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Beneath the arid surface of Western Australia are hundreds of limestone deposits honeycombed with small holes and filled with water. Each of these deposits is teeming with life. And in each case it’s different.
New Scientist, 3 August 2005

The map is old
very old
a fragment only
the guidelines few
the rumours wild
and contradictory
little enough to
show us what to do

We shiver despite
the searing heat
and gather in
secret and share
what we know for sure.
It is time to go.
And though we seek
the dark river
we will offer no
coin to our carrier.
And in the time of
the last great dry
others departed by
this same road
singly, in groups,
in thousands,
they sank below
the surface of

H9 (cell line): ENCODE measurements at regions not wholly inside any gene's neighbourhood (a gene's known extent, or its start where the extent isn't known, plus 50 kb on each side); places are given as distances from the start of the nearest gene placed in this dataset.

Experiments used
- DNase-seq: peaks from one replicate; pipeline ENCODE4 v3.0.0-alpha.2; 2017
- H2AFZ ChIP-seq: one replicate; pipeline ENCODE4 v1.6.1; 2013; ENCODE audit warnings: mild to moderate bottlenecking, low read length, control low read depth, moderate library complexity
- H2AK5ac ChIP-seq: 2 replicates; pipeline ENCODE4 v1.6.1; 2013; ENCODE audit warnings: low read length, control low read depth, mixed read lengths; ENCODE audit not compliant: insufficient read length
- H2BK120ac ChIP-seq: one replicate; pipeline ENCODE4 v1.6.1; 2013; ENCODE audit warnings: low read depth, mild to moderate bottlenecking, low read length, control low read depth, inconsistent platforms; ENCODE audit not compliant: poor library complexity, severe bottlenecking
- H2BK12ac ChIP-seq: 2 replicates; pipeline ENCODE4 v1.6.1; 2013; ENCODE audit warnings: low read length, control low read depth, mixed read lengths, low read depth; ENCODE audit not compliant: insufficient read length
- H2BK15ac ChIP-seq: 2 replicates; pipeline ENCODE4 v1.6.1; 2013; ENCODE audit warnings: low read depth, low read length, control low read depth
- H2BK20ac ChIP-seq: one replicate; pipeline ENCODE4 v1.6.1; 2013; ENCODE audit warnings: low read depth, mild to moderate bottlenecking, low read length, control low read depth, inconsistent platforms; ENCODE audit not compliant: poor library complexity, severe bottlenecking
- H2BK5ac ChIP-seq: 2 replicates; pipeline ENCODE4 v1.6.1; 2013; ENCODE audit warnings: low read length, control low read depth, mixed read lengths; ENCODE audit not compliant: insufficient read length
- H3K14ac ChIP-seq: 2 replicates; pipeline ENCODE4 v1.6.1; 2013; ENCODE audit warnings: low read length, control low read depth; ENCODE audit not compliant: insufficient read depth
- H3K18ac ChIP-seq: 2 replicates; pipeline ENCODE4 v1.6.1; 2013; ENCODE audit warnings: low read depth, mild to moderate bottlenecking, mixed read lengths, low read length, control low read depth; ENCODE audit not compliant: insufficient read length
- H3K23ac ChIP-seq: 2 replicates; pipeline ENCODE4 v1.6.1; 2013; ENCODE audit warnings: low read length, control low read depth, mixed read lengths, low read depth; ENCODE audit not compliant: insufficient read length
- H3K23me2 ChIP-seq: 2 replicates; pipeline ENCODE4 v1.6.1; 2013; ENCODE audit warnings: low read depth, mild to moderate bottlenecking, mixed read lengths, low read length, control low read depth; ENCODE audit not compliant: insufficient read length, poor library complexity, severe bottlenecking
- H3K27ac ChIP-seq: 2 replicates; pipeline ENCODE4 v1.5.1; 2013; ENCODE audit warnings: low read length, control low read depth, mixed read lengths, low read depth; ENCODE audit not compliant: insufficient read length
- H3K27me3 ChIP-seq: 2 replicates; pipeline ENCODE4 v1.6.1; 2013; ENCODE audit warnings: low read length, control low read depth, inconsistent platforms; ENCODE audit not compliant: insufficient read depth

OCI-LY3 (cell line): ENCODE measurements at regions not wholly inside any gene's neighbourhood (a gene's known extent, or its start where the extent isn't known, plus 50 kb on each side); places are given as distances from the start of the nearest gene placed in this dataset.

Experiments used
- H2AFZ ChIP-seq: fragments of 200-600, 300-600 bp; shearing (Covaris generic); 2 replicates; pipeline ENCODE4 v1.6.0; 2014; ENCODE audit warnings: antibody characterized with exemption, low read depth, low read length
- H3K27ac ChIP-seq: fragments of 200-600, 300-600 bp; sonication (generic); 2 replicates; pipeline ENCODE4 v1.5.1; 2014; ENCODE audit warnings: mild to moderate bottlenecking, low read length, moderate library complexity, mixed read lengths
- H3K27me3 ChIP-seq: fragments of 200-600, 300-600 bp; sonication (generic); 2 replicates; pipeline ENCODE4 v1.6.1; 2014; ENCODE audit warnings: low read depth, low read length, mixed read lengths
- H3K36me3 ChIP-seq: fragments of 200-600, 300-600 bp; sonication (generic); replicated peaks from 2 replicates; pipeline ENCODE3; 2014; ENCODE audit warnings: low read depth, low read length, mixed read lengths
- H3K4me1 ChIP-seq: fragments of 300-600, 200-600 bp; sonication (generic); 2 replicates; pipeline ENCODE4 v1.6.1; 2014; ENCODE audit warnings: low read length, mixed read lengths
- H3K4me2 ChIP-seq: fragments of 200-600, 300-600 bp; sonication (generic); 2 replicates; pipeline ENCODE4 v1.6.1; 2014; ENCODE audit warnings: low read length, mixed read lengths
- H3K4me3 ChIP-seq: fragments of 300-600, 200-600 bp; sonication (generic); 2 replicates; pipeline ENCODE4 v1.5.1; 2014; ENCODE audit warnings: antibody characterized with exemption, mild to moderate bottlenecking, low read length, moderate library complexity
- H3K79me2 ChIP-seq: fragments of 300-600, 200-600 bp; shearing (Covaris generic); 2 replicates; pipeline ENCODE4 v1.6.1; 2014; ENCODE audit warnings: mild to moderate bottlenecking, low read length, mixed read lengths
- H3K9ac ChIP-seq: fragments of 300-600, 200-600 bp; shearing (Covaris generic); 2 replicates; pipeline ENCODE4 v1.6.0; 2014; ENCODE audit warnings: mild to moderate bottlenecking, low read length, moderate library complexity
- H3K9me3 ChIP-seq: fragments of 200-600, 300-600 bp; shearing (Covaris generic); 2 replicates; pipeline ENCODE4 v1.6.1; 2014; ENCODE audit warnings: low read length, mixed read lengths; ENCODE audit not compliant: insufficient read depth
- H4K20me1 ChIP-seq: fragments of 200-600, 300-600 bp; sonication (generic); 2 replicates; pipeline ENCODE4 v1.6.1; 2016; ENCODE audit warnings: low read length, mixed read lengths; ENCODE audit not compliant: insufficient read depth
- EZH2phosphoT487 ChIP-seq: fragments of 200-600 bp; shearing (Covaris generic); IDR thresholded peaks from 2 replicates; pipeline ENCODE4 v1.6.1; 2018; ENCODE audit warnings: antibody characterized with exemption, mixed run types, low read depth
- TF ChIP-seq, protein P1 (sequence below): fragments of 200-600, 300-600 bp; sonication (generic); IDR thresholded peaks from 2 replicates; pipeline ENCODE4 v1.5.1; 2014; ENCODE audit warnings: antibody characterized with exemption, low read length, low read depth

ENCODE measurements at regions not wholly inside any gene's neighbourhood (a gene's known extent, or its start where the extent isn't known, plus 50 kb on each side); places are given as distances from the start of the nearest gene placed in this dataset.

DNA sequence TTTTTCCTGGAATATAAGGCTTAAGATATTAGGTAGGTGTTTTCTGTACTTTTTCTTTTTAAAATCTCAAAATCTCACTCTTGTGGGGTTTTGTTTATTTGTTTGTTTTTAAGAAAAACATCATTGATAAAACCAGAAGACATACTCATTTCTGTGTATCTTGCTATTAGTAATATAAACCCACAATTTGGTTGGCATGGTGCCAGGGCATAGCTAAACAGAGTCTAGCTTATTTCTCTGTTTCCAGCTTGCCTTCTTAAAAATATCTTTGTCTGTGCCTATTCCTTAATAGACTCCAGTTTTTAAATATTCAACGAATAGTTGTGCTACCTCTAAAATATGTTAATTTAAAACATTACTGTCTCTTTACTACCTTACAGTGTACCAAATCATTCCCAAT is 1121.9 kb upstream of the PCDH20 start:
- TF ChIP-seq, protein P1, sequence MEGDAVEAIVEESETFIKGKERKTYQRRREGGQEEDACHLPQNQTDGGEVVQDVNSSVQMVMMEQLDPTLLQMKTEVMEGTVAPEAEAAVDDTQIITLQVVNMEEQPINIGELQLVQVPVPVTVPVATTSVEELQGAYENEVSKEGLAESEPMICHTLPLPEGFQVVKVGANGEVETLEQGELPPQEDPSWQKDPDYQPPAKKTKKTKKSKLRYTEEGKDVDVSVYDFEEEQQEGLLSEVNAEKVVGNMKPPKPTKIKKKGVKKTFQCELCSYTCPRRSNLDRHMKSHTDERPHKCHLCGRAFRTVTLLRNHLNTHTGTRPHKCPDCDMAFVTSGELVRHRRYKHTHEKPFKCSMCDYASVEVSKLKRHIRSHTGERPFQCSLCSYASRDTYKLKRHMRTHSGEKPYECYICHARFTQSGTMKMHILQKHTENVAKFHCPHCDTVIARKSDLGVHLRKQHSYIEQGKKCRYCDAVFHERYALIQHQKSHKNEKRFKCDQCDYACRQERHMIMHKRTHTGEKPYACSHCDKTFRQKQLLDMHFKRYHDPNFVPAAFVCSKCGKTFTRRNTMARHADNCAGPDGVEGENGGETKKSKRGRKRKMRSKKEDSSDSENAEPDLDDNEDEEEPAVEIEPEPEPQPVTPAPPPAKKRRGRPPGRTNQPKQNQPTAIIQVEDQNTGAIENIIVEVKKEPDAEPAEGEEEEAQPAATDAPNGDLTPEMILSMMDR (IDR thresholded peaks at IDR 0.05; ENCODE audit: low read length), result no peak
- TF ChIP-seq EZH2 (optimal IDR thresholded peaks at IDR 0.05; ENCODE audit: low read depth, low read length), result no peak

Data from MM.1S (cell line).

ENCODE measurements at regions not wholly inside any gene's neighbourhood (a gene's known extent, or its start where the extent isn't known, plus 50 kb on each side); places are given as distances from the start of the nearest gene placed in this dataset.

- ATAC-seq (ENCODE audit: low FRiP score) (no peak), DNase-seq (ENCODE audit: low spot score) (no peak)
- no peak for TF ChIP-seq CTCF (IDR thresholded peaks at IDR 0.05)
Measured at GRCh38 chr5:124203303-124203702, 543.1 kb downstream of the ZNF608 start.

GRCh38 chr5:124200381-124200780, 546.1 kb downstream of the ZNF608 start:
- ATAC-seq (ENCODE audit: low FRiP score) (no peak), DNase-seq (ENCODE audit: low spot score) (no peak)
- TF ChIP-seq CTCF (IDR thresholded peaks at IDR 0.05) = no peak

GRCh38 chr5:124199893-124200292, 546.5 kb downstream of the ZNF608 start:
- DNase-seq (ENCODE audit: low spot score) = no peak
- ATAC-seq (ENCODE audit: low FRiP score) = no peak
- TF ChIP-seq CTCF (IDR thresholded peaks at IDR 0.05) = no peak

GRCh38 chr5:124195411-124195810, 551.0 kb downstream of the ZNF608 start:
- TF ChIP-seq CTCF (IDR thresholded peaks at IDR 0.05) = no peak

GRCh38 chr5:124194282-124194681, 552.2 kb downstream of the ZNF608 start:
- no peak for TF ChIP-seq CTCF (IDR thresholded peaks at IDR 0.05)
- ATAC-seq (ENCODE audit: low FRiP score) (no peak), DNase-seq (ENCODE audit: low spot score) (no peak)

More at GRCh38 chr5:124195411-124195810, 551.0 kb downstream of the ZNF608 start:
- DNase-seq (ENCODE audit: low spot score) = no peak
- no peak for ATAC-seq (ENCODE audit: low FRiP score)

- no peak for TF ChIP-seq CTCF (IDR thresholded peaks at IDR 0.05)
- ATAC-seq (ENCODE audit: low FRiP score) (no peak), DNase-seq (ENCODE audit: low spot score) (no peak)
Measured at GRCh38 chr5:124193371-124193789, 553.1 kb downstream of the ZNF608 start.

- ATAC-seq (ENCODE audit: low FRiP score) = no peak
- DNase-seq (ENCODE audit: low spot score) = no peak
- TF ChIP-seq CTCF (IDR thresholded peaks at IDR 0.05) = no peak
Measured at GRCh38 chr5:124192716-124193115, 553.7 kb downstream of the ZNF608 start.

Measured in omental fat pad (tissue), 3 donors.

the continent
seeking refuge
from aridity

Our hearts dry
our souls parched and panting
we will follow them
into the dark crevices
becoming different

Risking all,
we risk nothing
Water is life.

Previously published in Wild Familiars (Tone River Press, 2005)

The science inspiring the piece:

In Western Australia it is illegal to carry out an activity resulting in extinction. The discovery of highly distinctive stygofauna made mining applications quite complicated, as each small pool underground contained unique assemblages. These species became cave dwellers as a response to aridity. My imaginative hypothesis is that we might follow them in response to climate change. 

Listen to Liana read the epigraph and poem:

Feature image via Leon Brooks (Public Domain)